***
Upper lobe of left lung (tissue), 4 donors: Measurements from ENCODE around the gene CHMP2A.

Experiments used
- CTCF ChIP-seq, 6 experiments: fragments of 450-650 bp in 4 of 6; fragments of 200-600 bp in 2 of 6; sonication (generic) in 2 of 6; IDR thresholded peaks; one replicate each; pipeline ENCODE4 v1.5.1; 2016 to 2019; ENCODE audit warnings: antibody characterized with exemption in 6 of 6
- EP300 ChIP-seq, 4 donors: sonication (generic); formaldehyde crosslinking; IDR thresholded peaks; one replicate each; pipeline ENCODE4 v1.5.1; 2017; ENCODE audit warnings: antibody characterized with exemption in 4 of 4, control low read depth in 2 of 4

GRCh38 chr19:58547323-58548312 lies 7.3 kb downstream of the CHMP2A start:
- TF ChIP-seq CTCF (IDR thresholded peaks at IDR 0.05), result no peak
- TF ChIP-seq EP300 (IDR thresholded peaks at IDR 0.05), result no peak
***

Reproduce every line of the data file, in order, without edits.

Upper lobe of left lung (tissue), 4 donors: Measurements from ENCODE around the gene CHMP2A.

Experiments used
- CTCF ChIP-seq, 6 experiments: fragments of 450-650 bp in 4 of 6; fragments of 200-600 bp in 2 of 6; sonication (generic) in 2 of 6; IDR thresholded peaks; one replicate each; pipeline ENCODE4 v1.5.1; 2016 to 2019; ENCODE audit warnings: antibody characterized with exemption in 6 of 6
- EP300 ChIP-seq, 4 donors: sonication (generic); formaldehyde crosslinking; IDR thresholded peaks; one replicate each; pipeline ENCODE4 v1.5.1; 2017; ENCODE audit warnings: antibody characterized with exemption in 4 of 4, control low read depth in 2 of 4

GRCh38 chr19:58547323-58548312 lies 7.3 kb downstream of the CHMP2A start:
- TF ChIP-seq CTCF (IDR thresholded peaks at IDR 0.05), result no peak
- TF ChIP-seq EP300 (IDR thresholded peaks at IDR 0.05), result no peak